Per an announcement on the Icelandic government’s website, citizens of the above-named countries will still be able to freely enter Iceland. The travel ban also stipulates that foreign nationals from outside the EEA and EFTA who reside in Iceland will also be permitted to enter the country. Professionals in certain fields are also exempt from the travel ban no matter their nationality, for instance healthcare workers and those involved in cargo transportation.

Iceland Among Countries Facing US Travel Ban

Iceland flag national team

US President Donald Trump has suspended entry to the United States to all foreign nationals who have been within Europe’s Schengen Area for the last 14 days, reports the New York Times. Iceland is among the 26 countries affected by the 30-day travel ban, which will go into effect on Friday at midnight.

According to an announcement on the US Department of Homeland Security website, the travel ban “suspends the entry of most foreign nationals who have been in certain European countries at any point during the 14 days prior to their scheduled arrival to the United States.” In addition to Iceland, the Schengen Area includes Austria, Belgium, Czech Republic, Denmark, Estonia, Finland, France, Germany, Greece, Hungary, Italy, Latvia, Liechtenstein, Lithuania, Luxembourg, Malta, Netherlands, Norway, Poland, Portugal, Slovakia, Slovenia, Spain, Sweden, and Switzerland.

The ban does not extend to legal permanent residents of the US, or immediate family members of U.S. citizens.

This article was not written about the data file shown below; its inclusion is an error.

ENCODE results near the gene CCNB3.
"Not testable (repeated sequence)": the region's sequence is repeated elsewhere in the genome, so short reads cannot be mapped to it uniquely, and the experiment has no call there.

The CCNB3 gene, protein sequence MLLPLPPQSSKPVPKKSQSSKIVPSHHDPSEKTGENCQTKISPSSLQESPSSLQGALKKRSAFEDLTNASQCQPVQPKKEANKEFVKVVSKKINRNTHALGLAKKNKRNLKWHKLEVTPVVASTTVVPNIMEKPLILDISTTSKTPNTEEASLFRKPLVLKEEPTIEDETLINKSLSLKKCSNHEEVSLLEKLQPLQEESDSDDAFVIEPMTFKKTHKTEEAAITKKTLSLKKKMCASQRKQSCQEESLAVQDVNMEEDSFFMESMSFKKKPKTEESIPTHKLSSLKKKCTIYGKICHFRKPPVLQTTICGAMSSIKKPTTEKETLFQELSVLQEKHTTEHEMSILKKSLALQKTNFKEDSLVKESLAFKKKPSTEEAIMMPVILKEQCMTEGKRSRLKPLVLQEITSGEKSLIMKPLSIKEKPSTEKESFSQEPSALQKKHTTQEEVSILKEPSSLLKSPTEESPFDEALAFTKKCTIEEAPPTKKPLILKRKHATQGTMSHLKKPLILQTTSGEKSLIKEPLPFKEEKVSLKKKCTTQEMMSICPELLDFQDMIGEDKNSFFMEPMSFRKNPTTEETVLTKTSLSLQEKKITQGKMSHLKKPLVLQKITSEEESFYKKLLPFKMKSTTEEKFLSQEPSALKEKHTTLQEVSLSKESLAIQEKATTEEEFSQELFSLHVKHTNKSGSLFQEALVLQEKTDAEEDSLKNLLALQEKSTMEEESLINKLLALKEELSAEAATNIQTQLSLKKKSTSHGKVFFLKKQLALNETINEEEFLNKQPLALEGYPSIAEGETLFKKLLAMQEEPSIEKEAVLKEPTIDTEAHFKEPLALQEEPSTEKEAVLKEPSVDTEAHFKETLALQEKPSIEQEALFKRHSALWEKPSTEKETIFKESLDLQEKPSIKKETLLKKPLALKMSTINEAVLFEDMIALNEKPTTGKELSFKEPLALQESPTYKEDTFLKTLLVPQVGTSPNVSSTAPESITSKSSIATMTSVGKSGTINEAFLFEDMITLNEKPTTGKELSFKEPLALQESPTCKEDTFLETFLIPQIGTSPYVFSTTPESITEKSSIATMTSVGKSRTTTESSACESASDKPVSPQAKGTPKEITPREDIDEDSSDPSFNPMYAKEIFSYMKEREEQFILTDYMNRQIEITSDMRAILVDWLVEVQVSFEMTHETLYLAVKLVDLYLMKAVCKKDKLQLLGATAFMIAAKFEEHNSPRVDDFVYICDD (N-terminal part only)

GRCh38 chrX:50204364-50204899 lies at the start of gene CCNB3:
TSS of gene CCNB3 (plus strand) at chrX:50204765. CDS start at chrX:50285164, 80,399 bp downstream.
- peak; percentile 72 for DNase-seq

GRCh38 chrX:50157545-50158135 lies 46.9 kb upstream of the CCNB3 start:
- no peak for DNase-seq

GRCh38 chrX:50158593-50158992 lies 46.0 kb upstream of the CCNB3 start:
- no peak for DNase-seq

The travel ban is expected to have a significant economic impact on Iceland, not least because it’s expected that fewer US citizens will travel abroad in the coming weeks or months after an advisory issued by the US State Department urged Americans to “reconsider travel abroad.” The majority of tourists who visit Iceland come from the US, Kjarninn reports, with 464,000 US citizens visiting the country in 2019.

In an email sent early Thursday morning, Icelandair encouraged employees in a position to take unpaid leave to do so: “In this context, we would like to ask those employees who are interested in, or who see an opportunity in, taking unpaid leave during the coming months; are about to take maternity or paternity leave (and are interested in extending their leave); or can foresee working fewer hours; to discuss such options with their superior officers before noon on Friday.

Despite the predicted negative impact of the travel ban, CEO of Icelandair Group Bogi Nils Bogason stated that the company’s liquidity was strong, adding that he did not foresee having to accept assistance from the government: “We are determined to get through this and that will be our goal over the coming days.”